I'm new to SSL/TSL and was wondering if you could walk me through the following scenario.


Let's say I am one of a thousand websites that has a certificate signed by some certificate authority (CA).

Everything is fine.


Then, some evil hacker steals the CA's private key. Now, all of a sudden, all thousand website's certificates are untrustworthy because the hacker can issue certificates signed with the stolen private key and one can't distinguish between real and fake certificates anymore.

The CA revokes his stolen certificate, so I end up with a website that no browser recognizes as trustworthy anymore.


What do I do now? I've read these questions:

Now, I got to run and get a new certificate signed by a still trusted CA.


Therefore, I was wondering: what should I have done in advance so that once the CA's private key is stolen, I don't have to run, but can lean back and don't have to worry about it?

Should I have a second certificate ready which was signed by another CA which I can deploy once the other one gets untrustworthy?

Can my old certificate be simultaneously signed by a second CA so that it stays valid even if one CA's private key is compromised?

What mitigation scenarios are there?

Real cases

The question came up after reading these cases:

2 Answers 2


A stolen CA private key is a bad situation indeed. Response depends on the extent of the breach, and the context.

First, it may be so that the CA private key was not exactly stolen, but merely used improperly. For instance, in the case of the Comodo event, the compromise was on Registration Authority accounts. The RA is the component who tells to the CA what to put in certificates; the RA is the part that actually maps physical identities to the physical world. In that case, the CA key was not stolen, and though certificates with wrong contents were issued, the CA still had reliable knowledge of all issued certificates. It thus sufficed to revoke the fake certificates themselves, not the CA. This is the good case, where damage is contained.

If the CA key was used and there is no reliable way to have an exhaustive list of the fake certificates, or it the CA private key was actually stolen and is now under control of the attacker, then the corresponding certificate will need to be revoked. This is done not by the CA itself, but by its upper CA.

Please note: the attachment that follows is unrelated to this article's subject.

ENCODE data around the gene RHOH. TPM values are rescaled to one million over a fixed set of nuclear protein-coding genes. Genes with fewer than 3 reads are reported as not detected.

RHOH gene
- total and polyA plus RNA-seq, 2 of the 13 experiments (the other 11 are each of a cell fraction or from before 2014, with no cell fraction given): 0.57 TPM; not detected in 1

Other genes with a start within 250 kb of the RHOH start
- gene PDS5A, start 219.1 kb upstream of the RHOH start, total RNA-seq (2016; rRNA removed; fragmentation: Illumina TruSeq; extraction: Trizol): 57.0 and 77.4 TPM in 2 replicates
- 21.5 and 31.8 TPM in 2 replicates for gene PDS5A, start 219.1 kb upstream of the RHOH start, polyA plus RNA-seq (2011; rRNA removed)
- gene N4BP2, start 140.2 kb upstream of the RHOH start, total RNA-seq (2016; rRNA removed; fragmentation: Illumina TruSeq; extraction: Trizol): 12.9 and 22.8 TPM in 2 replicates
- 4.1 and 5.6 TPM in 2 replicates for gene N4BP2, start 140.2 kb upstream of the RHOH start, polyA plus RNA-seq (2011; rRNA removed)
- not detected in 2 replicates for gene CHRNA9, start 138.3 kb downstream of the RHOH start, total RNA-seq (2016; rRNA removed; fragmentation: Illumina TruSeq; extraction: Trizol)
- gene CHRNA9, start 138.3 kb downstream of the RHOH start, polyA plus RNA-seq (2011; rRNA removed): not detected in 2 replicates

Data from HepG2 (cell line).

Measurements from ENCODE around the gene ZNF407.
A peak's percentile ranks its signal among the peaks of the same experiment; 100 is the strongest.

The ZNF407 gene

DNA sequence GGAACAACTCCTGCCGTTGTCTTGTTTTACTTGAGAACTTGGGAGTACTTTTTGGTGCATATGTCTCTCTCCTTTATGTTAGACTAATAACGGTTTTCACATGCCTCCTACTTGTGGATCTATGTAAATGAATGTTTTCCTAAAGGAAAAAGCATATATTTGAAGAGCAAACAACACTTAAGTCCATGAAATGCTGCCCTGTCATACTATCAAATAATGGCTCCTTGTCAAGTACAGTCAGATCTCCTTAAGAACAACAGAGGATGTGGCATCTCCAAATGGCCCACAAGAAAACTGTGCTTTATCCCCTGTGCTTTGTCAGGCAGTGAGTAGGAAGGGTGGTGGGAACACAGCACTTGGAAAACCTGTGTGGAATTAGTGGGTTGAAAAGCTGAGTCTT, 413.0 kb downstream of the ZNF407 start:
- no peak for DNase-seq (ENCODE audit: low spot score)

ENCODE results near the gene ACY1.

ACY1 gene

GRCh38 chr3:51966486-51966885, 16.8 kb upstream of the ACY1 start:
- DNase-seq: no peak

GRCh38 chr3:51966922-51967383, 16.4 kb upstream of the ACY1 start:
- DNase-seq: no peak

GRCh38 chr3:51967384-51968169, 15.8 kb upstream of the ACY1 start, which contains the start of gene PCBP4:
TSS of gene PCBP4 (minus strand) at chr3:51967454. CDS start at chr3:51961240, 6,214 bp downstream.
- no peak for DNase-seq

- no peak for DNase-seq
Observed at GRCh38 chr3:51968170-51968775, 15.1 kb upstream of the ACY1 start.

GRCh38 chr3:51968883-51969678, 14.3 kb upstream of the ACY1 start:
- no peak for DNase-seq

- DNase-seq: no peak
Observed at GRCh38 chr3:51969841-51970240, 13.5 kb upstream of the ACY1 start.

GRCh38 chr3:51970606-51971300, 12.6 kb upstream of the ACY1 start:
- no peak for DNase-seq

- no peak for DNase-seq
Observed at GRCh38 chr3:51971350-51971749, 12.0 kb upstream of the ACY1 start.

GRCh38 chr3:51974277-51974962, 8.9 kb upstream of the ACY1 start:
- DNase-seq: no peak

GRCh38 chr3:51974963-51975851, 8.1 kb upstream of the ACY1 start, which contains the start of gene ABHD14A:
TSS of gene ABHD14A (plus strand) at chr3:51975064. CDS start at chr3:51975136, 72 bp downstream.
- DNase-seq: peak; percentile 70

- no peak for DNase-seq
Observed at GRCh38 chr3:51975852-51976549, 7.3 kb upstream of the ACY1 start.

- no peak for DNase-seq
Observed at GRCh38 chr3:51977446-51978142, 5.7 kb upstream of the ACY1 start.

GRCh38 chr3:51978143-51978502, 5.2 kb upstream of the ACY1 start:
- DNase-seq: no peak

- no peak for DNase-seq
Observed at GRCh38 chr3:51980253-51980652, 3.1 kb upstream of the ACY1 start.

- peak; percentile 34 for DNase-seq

Then, to repair all the honest sites who just "disappeared" through such revocation, a new CA can be installed, and automatically emit new certificates for all the previous clients (this assumes that we still have all the issued "honest" certificates somewhere). It suffices to copy the identities and names from the old certificate to the new one.

For business reasons, it may be negotiated to delay the compromised CA revocation until the new CA and new customer certificates have been created and deployed. There is not a lot of margin for that, though.


A plan of action for this is to have regular monitoring and auditing performed on all requests.

A little about how SSL CAs work (source: Fox-IT Post Breach of DigiNotar)

Current browsers perform an OCSP check as soon as the browser connects to an SSL protected website through the https-protocol3. The serial number of the certificate presented by the website a user visits is send to the issuing CA OCSP-responder. The OCSP-responder can only answer either with "good", "revoked‟ or "unknown". If a certificate serial number is presented to the OCSP-responder and no record of this serial is found, the normal OCSP-responder answer would be „good‟4. The OCSP-responder answer "revoked" is only returned when the serial is revoked by the CA.

TL;DR: If no serial is found => Good, if Serial is revoked => Revoked

With proper monitoring in place this could have been identified at a much faster interval and a incident response plan could have gone in place to show a certificate as revoked when it was not found within the CA OCSP-responder.

And here is what the IR plan included (source: again from the Post Breach)

In order to prevent misuse of the unknown issued serials the OCSP-responder of DigiNotar has been set to answer "revoked" when presented any unknown certificate serial it has authority over. This was done on September 1st. The incident response sensor immediately informs if a serial number of a known fraudulently issued certificate is being misused. Also, all unknown serial number requests can be analysed and used in the investigation. All large number of requests to a single serial number is suspicious and will be detected.

More or less this says that they put in place monitoring and auditing that should have been in place from the beginning, and that it would have been identifiable through a SIEM solution as to what occurred or what was occurring.

If you want to read the whole thing: https://www.eff.org/deeplinks/2011/09/post-mortem-iranian-diginotar-attack

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